|Author Name||ITO Hiroyuki (Visiting Fellow, RIETI) / Phuong TRAN (Portland State University)|
|Creation Date/NO.||February 2019 19-E-012|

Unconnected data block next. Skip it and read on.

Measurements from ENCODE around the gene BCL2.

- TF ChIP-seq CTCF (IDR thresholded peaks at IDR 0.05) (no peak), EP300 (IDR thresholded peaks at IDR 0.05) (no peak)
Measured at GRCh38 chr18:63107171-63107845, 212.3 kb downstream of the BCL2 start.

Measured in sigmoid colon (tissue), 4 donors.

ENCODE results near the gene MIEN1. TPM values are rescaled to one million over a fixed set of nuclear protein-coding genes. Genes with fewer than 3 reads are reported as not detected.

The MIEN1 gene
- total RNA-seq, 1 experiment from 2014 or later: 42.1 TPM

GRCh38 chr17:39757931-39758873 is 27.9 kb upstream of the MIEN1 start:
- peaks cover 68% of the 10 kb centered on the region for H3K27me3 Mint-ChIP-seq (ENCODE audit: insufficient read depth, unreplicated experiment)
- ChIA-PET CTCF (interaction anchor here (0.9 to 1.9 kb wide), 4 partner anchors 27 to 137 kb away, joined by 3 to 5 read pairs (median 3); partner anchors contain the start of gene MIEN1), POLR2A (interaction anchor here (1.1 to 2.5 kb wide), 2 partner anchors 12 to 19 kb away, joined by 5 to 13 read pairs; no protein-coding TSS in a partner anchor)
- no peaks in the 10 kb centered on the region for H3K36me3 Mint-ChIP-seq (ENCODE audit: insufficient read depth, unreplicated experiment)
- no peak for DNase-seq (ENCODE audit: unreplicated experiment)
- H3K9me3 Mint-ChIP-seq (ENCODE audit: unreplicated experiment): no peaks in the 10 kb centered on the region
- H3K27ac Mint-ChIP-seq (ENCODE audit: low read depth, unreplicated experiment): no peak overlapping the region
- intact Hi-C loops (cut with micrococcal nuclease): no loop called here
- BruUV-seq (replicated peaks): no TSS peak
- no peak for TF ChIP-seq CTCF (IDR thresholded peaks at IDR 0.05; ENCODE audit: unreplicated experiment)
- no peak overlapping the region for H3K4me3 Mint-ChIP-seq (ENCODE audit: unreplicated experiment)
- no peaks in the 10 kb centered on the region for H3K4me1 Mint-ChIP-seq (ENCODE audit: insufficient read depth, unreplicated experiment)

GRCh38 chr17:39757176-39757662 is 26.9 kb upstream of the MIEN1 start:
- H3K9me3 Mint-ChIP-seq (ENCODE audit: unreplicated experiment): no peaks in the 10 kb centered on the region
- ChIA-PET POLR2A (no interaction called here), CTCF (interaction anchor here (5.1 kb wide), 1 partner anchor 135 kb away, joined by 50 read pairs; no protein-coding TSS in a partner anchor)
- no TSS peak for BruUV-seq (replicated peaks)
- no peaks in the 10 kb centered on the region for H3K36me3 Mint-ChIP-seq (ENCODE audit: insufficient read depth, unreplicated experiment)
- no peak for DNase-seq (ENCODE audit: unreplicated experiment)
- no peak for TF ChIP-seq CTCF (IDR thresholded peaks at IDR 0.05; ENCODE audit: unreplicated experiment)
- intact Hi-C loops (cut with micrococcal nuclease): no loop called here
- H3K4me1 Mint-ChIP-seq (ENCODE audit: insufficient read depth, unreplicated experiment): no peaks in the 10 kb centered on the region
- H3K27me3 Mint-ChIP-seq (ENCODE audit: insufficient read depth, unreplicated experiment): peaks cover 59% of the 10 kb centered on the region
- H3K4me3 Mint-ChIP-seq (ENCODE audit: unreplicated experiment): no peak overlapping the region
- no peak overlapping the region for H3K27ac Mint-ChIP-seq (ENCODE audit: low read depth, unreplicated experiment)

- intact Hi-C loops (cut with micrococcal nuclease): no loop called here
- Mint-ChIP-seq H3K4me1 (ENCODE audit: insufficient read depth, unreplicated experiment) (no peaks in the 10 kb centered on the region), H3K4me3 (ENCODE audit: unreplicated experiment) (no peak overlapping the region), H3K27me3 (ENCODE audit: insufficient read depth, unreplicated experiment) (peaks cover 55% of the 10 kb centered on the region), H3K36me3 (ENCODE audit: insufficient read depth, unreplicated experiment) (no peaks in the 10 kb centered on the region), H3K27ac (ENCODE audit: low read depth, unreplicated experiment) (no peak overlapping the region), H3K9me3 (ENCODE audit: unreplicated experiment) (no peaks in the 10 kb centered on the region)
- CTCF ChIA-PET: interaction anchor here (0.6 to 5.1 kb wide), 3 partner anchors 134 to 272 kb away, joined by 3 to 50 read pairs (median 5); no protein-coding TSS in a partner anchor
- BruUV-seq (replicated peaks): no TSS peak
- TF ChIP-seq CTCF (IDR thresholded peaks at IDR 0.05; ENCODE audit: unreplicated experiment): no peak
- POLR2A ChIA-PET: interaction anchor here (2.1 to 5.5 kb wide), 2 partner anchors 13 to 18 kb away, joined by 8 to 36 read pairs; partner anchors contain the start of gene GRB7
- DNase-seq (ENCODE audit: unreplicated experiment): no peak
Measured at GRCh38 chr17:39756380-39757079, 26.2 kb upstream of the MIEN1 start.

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It has been increasingly argued that highly globalized financial markets have been playing a bigger role in determining domestic asset prices and long-term interest rates. Rey (2013) argues that global financial cycles essentially dictate the movements of domestic financial markets to such an extent that policy makers have to decide between either retaining monetary autonomy by imposing capital controls, or retaining free capital mobility but relinquishing monetary independence. In such a world, managing long-term interest rates through manipulating short-term interest rates can be difficult. In this paper, we empirically examine whether net capital inflows contribute to weakening the link between short-term and long-term interest rates. We find that economies open to cross-border capital flows or with more developed financial markets tend to have a greater negative relationship between net capital inflows and interest rate pass-through. We also examine whether macroprudential policies can affect the extent of interest rate pass-through and find that broad-based capital macroprudential tools are effective in retaining control of short- to long-term interest rate pass-through.